The only definitive test for Alzheimer’s disease is examination of brain tissue (usually obtained at autopsy) for identification of the characteristic pathologic changes of Amyloid paque and Neurofibrillary tangles:
Alzheimer’s disease is usually diagnosed based on clinical criteria, but many patients diagnosed this way are later found to have other causes of dementia when their brains are examined at autopsy, in other words they were misdiagnosed as Alzheimer’s.
With more effective new therapies on the horizon, it is going to become more important to establish a diagnosis of Alzheimer’s more accurately and earlier, perhaps even pre-symptomatically (i.e. mild cognitive impairment or MCI), so that treatment to reverse the build up of plaque and tangles is more likely to be effective.
There has been interest in Apoprotein E (APOE) genotype and Alzheimer’s risk. APOE genes come in 3 types (2-4). If you have 2 copies of APOE4 (1-2% of the population) you are 15 times more likely to develop Alzheimer’s than averages, and if you have one copy of APOE4 you have are 3 times more likely to develop Alzheimer’s than average. Clearly, there is an association between APOE4 genoytpe and Alzheimer’s. However, not every patient with APOE4 develops Alzheimer’s, and you can develop Alzheimer’s without APOE4, so APOE genotyping is not recommended as a diagnostic test.
The ratio of cerebrospinal fluid levels of beta-amyloid and tau proteins can be predictive for Alzheimer’s, but this test requires a lumbar puncture, and is inconclusive in many cases.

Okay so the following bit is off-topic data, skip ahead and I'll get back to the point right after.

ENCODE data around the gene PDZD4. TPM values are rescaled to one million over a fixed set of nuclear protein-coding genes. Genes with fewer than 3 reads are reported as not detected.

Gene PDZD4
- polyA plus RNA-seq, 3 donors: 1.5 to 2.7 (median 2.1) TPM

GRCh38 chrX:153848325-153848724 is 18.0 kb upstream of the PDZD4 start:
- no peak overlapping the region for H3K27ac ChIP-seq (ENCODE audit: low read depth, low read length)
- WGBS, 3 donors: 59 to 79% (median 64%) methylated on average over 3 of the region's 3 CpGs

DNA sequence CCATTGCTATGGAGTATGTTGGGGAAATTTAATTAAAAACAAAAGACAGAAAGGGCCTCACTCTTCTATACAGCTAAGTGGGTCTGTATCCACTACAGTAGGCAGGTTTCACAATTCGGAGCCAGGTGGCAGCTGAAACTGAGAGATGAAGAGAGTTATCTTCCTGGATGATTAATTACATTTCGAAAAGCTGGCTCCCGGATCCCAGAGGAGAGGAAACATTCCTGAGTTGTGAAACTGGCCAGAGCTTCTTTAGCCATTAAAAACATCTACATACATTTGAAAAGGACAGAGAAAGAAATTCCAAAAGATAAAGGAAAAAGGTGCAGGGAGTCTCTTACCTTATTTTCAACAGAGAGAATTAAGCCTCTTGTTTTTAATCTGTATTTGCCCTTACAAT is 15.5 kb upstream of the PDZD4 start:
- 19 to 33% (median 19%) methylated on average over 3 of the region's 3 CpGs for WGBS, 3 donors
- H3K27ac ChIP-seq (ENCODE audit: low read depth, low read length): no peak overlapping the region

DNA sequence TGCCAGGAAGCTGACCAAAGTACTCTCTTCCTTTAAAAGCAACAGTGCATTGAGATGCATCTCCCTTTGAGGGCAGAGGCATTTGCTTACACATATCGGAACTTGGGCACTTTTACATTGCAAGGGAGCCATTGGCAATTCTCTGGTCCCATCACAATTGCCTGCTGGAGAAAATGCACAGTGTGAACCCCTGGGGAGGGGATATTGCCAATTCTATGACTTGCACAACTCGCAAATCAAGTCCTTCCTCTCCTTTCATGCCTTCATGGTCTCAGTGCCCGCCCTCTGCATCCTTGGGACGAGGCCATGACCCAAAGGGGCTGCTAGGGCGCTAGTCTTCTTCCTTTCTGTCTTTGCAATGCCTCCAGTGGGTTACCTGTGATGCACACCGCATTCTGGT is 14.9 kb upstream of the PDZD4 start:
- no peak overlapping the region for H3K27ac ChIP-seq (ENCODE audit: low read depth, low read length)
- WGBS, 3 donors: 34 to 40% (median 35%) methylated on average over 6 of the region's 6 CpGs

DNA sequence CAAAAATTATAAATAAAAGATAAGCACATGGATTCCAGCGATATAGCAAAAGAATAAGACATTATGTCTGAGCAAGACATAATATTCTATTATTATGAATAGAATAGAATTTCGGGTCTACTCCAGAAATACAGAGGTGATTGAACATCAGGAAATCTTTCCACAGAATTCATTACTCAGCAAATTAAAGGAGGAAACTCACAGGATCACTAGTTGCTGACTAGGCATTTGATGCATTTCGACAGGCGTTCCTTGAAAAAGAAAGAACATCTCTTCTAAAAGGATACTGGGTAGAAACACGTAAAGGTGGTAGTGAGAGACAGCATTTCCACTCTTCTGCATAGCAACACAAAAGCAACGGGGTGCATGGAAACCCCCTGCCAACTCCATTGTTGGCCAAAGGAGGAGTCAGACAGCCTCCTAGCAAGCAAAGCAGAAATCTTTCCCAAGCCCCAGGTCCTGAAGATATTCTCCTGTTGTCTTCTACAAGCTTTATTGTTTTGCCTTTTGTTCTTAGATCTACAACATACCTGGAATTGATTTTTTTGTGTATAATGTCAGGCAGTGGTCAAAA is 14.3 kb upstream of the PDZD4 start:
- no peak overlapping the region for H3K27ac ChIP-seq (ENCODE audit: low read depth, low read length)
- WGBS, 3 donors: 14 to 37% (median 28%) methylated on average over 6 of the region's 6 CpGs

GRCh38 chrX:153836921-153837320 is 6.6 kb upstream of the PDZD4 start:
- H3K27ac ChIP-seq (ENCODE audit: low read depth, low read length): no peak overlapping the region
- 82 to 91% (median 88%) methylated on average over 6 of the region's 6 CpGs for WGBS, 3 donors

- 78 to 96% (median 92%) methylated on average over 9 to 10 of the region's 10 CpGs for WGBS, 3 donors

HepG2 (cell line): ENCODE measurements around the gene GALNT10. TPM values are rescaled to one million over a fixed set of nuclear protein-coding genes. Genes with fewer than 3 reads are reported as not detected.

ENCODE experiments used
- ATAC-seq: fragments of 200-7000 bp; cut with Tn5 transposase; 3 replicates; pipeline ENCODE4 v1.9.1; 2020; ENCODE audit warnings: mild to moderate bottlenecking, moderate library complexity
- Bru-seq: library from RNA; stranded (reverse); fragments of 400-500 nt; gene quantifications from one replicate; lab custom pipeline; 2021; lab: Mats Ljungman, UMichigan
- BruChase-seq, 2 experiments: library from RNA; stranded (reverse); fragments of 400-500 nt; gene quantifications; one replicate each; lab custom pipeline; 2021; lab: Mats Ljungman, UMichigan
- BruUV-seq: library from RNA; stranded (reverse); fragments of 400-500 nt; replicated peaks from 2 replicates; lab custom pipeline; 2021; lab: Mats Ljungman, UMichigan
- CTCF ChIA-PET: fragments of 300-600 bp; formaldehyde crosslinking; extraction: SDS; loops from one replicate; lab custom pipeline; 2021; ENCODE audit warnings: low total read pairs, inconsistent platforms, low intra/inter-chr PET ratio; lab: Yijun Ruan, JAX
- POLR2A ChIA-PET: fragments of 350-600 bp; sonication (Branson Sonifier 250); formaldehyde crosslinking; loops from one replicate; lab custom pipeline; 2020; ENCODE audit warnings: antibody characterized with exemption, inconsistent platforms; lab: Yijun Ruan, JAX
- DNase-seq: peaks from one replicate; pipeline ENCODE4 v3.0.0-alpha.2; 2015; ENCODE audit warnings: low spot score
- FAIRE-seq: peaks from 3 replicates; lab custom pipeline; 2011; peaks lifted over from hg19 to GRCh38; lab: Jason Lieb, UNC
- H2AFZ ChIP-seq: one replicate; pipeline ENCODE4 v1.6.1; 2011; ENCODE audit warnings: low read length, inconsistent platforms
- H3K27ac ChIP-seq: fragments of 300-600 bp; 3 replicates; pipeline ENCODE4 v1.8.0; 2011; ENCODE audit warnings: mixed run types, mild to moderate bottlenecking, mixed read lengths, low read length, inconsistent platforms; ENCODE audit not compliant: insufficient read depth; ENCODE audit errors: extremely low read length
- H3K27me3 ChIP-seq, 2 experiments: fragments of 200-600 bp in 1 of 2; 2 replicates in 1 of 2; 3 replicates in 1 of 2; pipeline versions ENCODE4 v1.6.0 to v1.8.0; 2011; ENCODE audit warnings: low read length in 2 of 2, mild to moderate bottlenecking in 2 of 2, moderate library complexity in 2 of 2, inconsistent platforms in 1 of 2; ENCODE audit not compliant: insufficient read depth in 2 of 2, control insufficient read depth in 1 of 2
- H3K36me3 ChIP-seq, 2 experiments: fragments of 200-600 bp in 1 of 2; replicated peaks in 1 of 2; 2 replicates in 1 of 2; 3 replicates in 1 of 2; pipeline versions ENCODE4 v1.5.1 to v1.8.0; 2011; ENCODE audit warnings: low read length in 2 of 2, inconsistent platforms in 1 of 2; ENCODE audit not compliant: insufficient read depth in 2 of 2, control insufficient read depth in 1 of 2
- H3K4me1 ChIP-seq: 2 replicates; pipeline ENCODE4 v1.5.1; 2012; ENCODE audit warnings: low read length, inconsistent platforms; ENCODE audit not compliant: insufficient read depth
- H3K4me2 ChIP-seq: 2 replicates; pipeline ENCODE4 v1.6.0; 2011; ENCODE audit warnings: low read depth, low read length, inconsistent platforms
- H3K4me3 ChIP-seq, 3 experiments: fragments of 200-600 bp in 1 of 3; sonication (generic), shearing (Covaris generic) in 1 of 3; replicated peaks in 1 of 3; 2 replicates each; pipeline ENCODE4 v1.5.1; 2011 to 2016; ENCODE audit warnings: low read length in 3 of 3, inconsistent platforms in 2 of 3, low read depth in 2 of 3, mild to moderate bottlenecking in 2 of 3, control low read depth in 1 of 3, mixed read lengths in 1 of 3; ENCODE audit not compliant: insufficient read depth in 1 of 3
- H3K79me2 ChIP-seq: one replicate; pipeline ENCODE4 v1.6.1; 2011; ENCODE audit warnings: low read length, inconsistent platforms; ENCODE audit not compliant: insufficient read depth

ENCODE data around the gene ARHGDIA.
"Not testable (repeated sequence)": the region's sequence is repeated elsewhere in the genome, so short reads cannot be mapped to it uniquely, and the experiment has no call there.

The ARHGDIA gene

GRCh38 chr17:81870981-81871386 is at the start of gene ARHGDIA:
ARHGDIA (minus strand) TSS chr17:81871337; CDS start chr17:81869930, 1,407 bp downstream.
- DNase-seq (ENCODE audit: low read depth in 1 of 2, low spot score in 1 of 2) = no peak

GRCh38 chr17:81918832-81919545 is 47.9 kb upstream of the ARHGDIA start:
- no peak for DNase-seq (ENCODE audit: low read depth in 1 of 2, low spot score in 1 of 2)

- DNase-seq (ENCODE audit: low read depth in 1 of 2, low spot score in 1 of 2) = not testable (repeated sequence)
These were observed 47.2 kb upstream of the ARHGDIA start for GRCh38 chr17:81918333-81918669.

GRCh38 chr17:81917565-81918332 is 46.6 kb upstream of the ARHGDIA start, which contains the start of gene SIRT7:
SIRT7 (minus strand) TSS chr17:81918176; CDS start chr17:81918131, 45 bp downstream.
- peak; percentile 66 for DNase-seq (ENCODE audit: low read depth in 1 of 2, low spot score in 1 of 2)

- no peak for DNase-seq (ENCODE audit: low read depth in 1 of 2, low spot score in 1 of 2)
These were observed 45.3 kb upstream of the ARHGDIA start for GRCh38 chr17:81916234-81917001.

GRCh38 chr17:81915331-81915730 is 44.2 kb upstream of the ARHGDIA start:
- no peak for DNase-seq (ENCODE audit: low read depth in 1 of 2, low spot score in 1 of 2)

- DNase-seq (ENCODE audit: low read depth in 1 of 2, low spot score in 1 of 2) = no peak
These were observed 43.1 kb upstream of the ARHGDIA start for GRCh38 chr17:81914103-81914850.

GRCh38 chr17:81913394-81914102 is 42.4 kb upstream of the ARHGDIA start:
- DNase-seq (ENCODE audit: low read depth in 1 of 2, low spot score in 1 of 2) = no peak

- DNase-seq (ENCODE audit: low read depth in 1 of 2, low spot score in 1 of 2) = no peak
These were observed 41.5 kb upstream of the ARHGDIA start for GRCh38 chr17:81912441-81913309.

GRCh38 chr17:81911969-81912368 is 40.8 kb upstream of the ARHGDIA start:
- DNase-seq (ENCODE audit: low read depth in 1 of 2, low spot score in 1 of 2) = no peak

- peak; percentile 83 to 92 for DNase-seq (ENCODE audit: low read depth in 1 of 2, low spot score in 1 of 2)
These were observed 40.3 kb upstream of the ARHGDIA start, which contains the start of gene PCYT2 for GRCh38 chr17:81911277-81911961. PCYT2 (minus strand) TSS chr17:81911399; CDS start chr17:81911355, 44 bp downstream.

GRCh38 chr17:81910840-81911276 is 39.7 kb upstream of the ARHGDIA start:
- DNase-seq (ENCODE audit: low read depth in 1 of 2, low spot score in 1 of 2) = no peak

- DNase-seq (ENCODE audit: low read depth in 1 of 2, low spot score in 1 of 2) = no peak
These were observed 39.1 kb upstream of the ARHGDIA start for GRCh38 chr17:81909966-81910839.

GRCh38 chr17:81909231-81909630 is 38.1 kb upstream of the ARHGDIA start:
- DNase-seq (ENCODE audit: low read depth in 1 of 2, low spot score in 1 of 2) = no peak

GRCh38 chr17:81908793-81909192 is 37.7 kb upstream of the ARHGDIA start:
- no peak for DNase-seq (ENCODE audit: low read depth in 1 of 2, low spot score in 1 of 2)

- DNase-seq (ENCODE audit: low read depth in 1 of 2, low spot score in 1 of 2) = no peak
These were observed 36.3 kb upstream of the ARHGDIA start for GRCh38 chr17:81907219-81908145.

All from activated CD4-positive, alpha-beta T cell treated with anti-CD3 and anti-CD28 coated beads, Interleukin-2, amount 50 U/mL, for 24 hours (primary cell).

Magnetic resonance imaging (MRI) of the brain has shown selective atrophy of the hippocampus in patients with early Alzheimer’s (a) vs. normal elderly controls (b), and this technique has been proposed as a diagnostic test for Alzheimer’s, but requires special computerized imaging processing not available at most imaging centers.
Fluorodeoxyglucose posititon emission tomogrpahy (FDG-PET) shows reduced metabolic activity (uptake of sugar) in the temporal and parietal lobes of patients with early Alzheimer’s (these regions are darker) vs. normal elderly controls (these regions are brighter), and this test is FDA approved, covered by Medicare, and widely available at imaging centers around the counrty:
A recent study compared the results of MRI, FDG-PET and analysis of CSF biomarkers in 97 MCI patients, to see which was best for predicting who would convert to Alzheimer’s first. During a mean follow-up of almost 3-years, 43 patients progressed to AD and 54 did not. Of the 3 tests, an abnormal FDG-PET was most predictive.
Before you all rush out and get your FDG-PET to see if you are high risk for Alzheimer’s, be warned that results may be unreliable when the test is performed at an inexperienced center. Data presented at this year’s American Academy of Neurology meeting showed that up to 2/3 of patients referred to a University dementia program had been misdiagnosed with Alzheimer’s dementia based on misread FDG-PET scans performed at community imaging centers.
The Amyvid™ (Florbetapir F 18) PET scan, which was FDA approved this year, actually quantifies the amount of amyloid plaque in affected patients’ brains (bright), and is probably a more promising new PET technique for predicting Alzheimer’s disease. However, this test is not yet covered by Medicare or other insurance covering, and costs between $1500 and $3000:
In sum, the hope for the future is that with earlier and more accurate diagnosis, future treatments could target Alzheimer’s in its earliest stages, before irreversible brain damage or mental decline has occurred. However, it is clear that none of the available diagnostic tests are perfect, and although promising, amyloid plaque PET scans are not yet covered by Medicare, so for now we mostly continue to make do with clinical diagnostic criteria.